Some books get just enough push and hype that you realize you really need to read it so you can be part of the discussion. Planted was definitely one of those books for me. Quite a few people in the Bloggernacle have praised it, and as soon as I read just a few pages out of it I knew I wanted to add my chorus to those praises.

“[…] God created us in all our sexual, racial, and cultural differences, precisely so that we could learn from the unique gifts of others and then glorify God for the gift of his diverse creation.”

Brother Mason is a scholar and active LDS member. He states in his introduction that he wrote this book after having many discussions with people at various levels of faith, and felt the need to address the feelings of doubt that get brought up. It’s a book not just for those who question and have doubts, but for those who feel more solid in their faith and testimony and want to know what they can do to help those who do experience doubt. As someone who has been on both sides of that fence, I felt Brother Mason did a good job of covering a lot of ground. It’s not comprehensive to be sure, but he does provide an excellent bibliography of other books and talks and articles to read tailored to more specific questions one may have. Having only read about 15 of the listed sources, I’m looking forward to adding more to my “church TBR” list.

“We must constantly remember, in [Eugene] England’s wise words, that ‘the Church is not a place to go for comfort, to get our own prejudices validated, but a place to comfort others, even to be afflicted by them.’ The path of ease, recognition, and casual sameness is not the way of the cross Christ calls us to bear.”

One of the things I really appreciate about this book is the frank and understanding tone Brother Mason uses. It’s like a good friend is offering useful advice and telling a few good stories, too. He uses clear language to explain a few troubling moments in LDS history, giving the reader an example of how they can not only frame the questions they may have, but also how to properly seek out answers (or at least reconciliations) for themselves. He constantly reminds the reader that this is a church of continuing revelation, that something that we find troubling now was viewed differently in the past (and led me to think of what “normal” things the Church does now that 50, 70, or 150 years from now will seem weird and troubling). I highly recommend this book as an exercise in thought, and a boost for discussion among friends and family. It’s a reassuring hug that though the people in this Church are not perfect, the gospel is, and you will find answers to the questions you have.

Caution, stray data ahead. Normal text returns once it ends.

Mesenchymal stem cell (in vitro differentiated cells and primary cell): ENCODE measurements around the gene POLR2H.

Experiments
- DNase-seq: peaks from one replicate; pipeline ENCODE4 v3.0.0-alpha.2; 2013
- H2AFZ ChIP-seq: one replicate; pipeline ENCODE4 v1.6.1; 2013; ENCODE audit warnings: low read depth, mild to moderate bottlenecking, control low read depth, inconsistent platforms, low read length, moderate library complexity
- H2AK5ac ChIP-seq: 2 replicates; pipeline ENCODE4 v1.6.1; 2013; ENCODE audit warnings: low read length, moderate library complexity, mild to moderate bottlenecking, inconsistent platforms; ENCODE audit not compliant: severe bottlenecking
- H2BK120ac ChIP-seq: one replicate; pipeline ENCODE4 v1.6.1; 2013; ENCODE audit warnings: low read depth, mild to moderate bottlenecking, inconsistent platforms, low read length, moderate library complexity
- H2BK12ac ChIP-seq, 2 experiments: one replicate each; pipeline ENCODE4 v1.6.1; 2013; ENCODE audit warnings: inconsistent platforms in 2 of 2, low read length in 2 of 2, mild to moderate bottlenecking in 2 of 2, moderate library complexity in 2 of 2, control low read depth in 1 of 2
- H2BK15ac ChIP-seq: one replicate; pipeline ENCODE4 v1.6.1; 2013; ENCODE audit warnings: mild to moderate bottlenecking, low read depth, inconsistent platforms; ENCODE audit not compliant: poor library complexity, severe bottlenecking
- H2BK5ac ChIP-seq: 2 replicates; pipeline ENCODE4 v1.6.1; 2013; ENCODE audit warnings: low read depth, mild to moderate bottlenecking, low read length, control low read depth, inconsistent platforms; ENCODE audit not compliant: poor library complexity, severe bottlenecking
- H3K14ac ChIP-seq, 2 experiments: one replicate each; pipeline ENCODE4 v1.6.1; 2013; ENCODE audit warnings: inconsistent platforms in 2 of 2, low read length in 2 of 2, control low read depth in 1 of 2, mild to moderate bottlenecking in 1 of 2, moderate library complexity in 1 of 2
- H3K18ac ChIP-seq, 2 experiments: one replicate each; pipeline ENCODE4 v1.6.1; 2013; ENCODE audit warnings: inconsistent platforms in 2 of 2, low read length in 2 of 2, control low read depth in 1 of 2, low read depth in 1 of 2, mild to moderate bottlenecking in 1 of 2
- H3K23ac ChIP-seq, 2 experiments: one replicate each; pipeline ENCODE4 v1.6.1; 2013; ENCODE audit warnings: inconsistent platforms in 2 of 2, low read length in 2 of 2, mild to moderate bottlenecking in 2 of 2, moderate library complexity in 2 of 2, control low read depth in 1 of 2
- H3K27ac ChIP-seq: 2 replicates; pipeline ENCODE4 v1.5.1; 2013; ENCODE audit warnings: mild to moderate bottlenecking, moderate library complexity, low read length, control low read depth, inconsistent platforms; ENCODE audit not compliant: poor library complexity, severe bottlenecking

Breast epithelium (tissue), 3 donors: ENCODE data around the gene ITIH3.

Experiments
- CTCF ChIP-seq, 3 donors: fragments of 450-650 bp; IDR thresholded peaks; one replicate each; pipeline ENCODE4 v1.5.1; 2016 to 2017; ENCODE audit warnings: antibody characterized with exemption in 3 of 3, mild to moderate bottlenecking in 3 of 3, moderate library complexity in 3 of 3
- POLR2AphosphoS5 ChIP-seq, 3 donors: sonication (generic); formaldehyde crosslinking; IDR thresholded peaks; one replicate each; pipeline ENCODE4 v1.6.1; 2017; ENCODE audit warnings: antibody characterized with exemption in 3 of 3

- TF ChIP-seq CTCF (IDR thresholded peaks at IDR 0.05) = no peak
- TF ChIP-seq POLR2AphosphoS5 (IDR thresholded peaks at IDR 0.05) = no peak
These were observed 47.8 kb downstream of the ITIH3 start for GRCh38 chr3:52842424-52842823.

5 to 1, by Holly Bodger

5 to 15 to 1
by Holly Bodger
Pub. Date: May 12, 2015

I once read an article about how China has become a culture of bachelors in the decades since they made it a law that a woman could have only one child. It made me wonder, what will happen in a couple more decades? What will China do if men begin to outnumber women at a dangerous level?

5 to 1 is a dystopian novel that looks at a possibility of what could happen to a society if there are five men for every single woman. Would women become a valuable commodity? Would men fight for the right to marry? In a small part of India 40 years in the future, young men are put into groups of five to compete for their chance to become a husband and father. A young woman is assigned to be the judge of one of these groups to choose which young man will be her husband. Every young man and young woman is required to participate; every woman must marry and a man’s importance is based on how many girls he can father.

5 to 1 is written in alternating perspectives: Sudasa in verse and Kiran in prose. Sudasa is an observant young woman who sees the hypocrisy in her community. Kiran is an angry young man who refuses to participate in the competition for Sudasa’s hand. Yet, as the competition continues, Sudasa and Kiran realize that they want the same thing: a choice.

In this novel, I appreciated how Holly Bodger looked at a real life issue in today’s world and contemplated its effect on the future. I also loved how she pointed out the harm that can come when people act on revenge and anger. The novel was very clean, except for one part of the novel that discusses the possibility of having an abortion and a couple rude sexual comments. Overall, I thought this was a great novel that investigates how people strive to help others, find hope in the future, and make life better for their children.